NEW YORK — A jury found Donald Trump liable Tuesday for sexually abusing advice columnist E. Jean Carroll in 1996, awarding her $5 million in a judgment that could haunt the former president as he campaigns to regain the White House.
The verdict was announced in a federal courtroom in New York City on the first day of jury deliberations. Jurors rejected Carroll’s claims that she was raped, but found Trump liable for sexually abusing her.
Hours earlier, U.S. District Judge Lewis A. Kaplan read instructions on the law to the nine-person jury before the panel began discussing Carroll’s allegations of battery and defamation shortly before noon.
Trump, who did not attend the trial, has insisted he never sexually assaulted Carroll or even knew her.
Kaplan told jurors that the first question on the verdict form was to decide whether they think there is more than a 50 percent chance that Trump raped Carroll inside a store dressing room. If they answered yes, they would then decide whether compensatory and punitive damages should be awarded.
If they answered no on the rape question, they could then decide if Trump subjected her to lesser forms of assault involving sexual contact without her consent or forcible touching to degrade her or gratify his sexual desire. If they answered yes on either of those questions, they will decide if damages are appropriate.
On defamation claims stemming from a statement Trump made on social media last October, Kaplan said jurors needed to be guided by a higher legal standard — clear and convincing evidence.
He said they would have to agree it was “highly probable” that Trump’s statement was false and was made maliciously with deliberate intent to injure or out of hatred or ill will with reckless disregard for Carroll’s rights.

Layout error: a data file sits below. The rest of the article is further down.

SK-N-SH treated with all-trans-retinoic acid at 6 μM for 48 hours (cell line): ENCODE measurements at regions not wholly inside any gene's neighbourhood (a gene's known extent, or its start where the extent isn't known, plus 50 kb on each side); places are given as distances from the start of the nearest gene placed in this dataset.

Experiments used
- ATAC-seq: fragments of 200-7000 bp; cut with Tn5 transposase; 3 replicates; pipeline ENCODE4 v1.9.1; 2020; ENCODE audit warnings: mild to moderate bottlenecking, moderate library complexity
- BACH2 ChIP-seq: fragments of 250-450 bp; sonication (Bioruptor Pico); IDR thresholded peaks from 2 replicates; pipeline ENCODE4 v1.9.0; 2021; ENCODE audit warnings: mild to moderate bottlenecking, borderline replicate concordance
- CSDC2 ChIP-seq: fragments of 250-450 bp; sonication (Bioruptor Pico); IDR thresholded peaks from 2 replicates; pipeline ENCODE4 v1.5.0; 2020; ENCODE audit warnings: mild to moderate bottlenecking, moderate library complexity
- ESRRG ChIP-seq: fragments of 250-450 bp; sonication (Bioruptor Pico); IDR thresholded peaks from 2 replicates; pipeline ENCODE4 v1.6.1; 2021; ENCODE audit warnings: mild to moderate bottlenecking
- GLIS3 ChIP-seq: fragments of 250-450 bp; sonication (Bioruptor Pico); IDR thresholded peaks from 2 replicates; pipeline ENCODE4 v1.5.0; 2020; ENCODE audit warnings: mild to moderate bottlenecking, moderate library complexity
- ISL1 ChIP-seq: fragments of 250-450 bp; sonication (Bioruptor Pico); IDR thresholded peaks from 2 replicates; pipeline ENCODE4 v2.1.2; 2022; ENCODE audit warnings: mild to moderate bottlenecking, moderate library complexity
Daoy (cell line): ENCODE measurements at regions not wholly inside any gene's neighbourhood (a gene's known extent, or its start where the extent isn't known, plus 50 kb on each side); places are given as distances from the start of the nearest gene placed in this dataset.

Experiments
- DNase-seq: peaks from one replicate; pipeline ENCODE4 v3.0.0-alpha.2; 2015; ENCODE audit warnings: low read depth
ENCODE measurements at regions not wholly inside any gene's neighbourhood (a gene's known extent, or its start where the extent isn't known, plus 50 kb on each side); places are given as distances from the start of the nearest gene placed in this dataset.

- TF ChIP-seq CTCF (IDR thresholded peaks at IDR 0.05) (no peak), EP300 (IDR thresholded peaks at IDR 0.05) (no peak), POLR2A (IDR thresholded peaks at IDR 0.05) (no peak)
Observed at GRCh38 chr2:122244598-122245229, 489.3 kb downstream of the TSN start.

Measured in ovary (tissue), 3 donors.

Meanwhile, Trump posted a new message on social media, complaining that he is now awaiting the jury’s decision “on a False Accusation.” He said he is “not allowed to speak or defend myself, even as hard nosed reporters scream questions about this case at me.”
Trump said he will not speak until after the trial, “but will appeal the Unconstitutional silencing of me … no matter the outcome!”
Trump never attended the trial, which is in its third week, and rejected an invitation to testify, which the judge extended through the weekend even after Trump’s attorney, Joe Tacopina, said Thursday that his client would not testify.
Tacopina told the jury in closing arguments Monday that Carroll’s account is too far fetched to be believed. He said she made it up to fuel sales of a 2019 memoir in which she first publicly revealed her claims and to disparage Trump for political reasons.
Carroll’s attorney, Roberta Kaplan, cited excerpts from Trump’s October deposition and his notorious comments on a 2005 “Access Hollywood” video in which he said celebrities can grab women between the legs without asking.
She urged jurors to believe her client.
“He didn’t even bother to show up here in person,” Kaplan said. She said much of what he said in his deposition and in public statements “actually supports our side of the case.”
“In a very real sense, Donald Trump is a witness against himself,” she said. “He knows what he did. He knows that he sexually assaulted E. Jean Carroll.”
Carroll, 79, testified that she had a chance encounter with Trump at the Bergdorf Goodman store across the street from Trump Tower. She said it was a lighthearted interaction in which they teased each other about trying on a piece of lingerie before Trump became violent inside a dressing room.
Tacopina told jurors there was no reason to call Trump as a witness when Carroll can’t even recall when her encounter with Trump happened.
He told the jury Carroll made up her claims after hearing about a 2012 “Law and Order” episode in which a woman is raped in the dressing room of the lingerie section of a Bergdorf Goodman store.
“They modeled their secret scheme on an episode of one of the most popular shows on television,” he said of Carroll.
Two of Carroll’s friends testified that she told them about the encounter with Trump shortly after it happened, many years before the “Law and Order” episode aired.
Story by Larry Neumeister, Associated Press